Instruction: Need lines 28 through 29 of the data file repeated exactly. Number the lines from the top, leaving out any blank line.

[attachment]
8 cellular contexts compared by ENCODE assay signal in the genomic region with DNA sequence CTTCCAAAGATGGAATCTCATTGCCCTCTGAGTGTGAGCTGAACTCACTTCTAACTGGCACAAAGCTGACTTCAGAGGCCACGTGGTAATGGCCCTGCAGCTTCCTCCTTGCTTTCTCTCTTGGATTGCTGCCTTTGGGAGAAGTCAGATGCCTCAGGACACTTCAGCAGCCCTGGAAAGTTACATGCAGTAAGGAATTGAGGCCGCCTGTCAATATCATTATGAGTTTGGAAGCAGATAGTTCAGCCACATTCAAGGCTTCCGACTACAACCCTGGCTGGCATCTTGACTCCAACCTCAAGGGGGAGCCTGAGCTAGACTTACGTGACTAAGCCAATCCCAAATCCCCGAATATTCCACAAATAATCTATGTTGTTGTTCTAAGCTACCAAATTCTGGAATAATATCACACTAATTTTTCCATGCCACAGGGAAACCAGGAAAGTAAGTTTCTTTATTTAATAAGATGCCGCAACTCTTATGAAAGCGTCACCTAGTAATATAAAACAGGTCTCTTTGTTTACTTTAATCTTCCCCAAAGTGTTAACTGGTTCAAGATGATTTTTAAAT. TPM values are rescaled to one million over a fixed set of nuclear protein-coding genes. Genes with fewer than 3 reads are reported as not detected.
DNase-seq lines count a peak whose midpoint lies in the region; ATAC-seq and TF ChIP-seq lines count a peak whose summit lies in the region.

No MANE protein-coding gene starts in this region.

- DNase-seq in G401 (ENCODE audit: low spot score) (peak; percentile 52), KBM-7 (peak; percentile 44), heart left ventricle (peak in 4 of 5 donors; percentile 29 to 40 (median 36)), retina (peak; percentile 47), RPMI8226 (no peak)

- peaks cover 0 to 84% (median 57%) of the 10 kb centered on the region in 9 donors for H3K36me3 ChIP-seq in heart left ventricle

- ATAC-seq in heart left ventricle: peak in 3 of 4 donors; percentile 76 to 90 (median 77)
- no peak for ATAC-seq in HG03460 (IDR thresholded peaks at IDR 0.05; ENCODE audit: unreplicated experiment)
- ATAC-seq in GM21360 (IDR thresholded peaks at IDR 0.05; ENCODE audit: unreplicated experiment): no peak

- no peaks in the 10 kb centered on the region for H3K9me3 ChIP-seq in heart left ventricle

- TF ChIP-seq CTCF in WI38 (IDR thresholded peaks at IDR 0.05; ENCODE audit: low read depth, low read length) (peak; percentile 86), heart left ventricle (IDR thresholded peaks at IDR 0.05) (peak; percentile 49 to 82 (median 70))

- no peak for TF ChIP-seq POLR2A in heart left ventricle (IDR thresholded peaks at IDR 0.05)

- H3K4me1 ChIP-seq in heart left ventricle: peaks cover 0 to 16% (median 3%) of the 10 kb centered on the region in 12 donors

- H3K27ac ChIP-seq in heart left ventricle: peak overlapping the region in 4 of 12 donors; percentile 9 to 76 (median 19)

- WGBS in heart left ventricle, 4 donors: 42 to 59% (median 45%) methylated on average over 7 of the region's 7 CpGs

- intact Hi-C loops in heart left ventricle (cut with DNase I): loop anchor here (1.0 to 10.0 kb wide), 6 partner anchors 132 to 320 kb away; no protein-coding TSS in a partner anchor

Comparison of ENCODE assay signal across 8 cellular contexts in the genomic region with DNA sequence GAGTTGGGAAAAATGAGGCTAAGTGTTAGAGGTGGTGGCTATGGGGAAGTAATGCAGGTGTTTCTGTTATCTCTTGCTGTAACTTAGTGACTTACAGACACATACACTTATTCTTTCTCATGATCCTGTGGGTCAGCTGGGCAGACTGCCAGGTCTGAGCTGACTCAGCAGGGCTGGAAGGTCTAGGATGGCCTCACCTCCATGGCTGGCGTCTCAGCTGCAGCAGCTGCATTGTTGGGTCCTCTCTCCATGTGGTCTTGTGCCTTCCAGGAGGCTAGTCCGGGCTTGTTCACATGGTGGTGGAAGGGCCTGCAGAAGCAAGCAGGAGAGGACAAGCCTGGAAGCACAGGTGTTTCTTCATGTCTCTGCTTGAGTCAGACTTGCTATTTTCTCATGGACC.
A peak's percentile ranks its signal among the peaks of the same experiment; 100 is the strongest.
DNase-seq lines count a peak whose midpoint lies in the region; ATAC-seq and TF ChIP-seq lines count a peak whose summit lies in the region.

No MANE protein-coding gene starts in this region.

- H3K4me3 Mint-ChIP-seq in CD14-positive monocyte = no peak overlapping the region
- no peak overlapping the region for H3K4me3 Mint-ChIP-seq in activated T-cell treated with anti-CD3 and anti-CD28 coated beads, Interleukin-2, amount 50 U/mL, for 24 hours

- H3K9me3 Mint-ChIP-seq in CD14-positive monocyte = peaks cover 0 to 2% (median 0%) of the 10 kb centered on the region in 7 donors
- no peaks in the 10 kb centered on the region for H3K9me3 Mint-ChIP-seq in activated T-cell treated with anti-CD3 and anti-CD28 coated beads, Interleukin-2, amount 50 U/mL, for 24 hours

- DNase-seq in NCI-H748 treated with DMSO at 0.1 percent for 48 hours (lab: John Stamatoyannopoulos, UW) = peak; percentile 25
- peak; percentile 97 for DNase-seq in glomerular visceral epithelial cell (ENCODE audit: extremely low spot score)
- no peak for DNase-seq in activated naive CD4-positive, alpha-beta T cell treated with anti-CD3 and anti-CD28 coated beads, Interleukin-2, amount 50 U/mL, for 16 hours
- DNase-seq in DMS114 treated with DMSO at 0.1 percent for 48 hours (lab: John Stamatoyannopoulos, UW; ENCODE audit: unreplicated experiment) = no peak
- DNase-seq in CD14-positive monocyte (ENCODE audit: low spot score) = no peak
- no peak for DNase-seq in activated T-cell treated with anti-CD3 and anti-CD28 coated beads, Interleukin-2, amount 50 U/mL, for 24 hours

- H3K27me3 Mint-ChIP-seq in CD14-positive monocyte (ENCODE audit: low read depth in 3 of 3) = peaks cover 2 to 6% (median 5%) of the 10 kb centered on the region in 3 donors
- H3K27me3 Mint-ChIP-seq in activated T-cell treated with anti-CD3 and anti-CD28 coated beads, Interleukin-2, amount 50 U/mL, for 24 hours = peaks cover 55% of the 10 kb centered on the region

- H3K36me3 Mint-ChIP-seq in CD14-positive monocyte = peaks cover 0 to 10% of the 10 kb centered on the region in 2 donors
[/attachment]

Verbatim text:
- DNase-seq in CD14-positive monocyte (ENCODE audit: low spot score) = no peak
- no peak for DNase-seq in activated T-cell treated with anti-CD3 and anti-CD28 coated beads, Interleukin-2, amount 50 U/mL, for 24 hours